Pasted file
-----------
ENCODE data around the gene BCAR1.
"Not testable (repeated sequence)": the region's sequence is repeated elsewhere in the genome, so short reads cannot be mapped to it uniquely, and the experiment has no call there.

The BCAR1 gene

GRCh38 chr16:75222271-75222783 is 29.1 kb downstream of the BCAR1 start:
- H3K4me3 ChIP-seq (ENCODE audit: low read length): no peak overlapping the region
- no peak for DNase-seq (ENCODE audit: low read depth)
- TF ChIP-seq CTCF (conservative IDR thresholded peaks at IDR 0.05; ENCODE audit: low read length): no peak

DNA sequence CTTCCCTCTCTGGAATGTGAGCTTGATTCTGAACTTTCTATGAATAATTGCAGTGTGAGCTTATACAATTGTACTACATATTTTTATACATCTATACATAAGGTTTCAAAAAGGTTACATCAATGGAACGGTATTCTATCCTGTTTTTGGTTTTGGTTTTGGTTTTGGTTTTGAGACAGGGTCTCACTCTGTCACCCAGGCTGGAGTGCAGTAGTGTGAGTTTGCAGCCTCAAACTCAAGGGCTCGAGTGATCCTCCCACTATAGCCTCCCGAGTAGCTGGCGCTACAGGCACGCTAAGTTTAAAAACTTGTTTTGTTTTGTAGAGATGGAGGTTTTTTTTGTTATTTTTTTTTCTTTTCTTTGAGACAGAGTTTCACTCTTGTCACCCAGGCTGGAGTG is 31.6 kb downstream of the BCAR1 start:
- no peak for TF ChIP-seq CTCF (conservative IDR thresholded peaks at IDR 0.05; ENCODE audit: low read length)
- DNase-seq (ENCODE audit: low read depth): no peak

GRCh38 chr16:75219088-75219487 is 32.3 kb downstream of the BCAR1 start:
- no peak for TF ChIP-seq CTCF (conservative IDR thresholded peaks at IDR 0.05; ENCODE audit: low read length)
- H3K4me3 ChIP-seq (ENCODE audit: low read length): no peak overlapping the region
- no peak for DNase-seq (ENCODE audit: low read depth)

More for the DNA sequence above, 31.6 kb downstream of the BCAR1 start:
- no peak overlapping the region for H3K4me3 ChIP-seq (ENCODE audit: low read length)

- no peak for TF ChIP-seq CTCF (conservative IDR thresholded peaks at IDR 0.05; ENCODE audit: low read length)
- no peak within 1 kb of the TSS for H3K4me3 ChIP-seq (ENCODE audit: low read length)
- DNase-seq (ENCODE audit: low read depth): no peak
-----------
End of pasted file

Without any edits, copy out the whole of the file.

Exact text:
ENCODE data around the gene BCAR1.
"Not testable (repeated sequence)": the region's sequence is repeated elsewhere in the genome, so short reads cannot be mapped to it uniquely, and the experiment has no call there.

The BCAR1 gene

GRCh38 chr16:75222271-75222783 is 29.1 kb downstream of the BCAR1 start:
- H3K4me3 ChIP-seq (ENCODE audit: low read length): no peak overlapping the region
- no peak for DNase-seq (ENCODE audit: low read depth)
- TF ChIP-seq CTCF (conservative IDR thresholded peaks at IDR 0.05; ENCODE audit: low read length): no peak

DNA sequence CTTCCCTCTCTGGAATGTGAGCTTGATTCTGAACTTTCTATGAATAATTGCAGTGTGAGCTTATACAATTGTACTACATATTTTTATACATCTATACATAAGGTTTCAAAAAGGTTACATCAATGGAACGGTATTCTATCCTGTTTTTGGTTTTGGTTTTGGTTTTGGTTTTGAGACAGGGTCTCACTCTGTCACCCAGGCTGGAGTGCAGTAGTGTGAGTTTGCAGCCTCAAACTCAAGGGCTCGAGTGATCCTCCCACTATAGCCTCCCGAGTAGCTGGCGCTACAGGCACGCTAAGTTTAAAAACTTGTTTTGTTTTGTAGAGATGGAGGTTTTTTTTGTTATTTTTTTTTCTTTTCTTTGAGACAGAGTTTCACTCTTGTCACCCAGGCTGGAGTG is 31.6 kb downstream of the BCAR1 start:
- no peak for TF ChIP-seq CTCF (conservative IDR thresholded peaks at IDR 0.05; ENCODE audit: low read length)
- DNase-seq (ENCODE audit: low read depth): no peak

GRCh38 chr16:75219088-75219487 is 32.3 kb downstream of the BCAR1 start:
- no peak for TF ChIP-seq CTCF (conservative IDR thresholded peaks at IDR 0.05; ENCODE audit: low read length)
- H3K4me3 ChIP-seq (ENCODE audit: low read length): no peak overlapping the region
- no peak for DNase-seq (ENCODE audit: low read depth)

More for the DNA sequence above, 31.6 kb downstream of the BCAR1 start:
- no peak overlapping the region for H3K4me3 ChIP-seq (ENCODE audit: low read length)

- no peak for TF ChIP-seq CTCF (conservative IDR thresholded peaks at IDR 0.05; ENCODE audit: low read length)
- no peak within 1 kb of the TSS for H3K4me3 ChIP-seq (ENCODE audit: low read length)
- DNase-seq (ENCODE audit: low read depth): no peak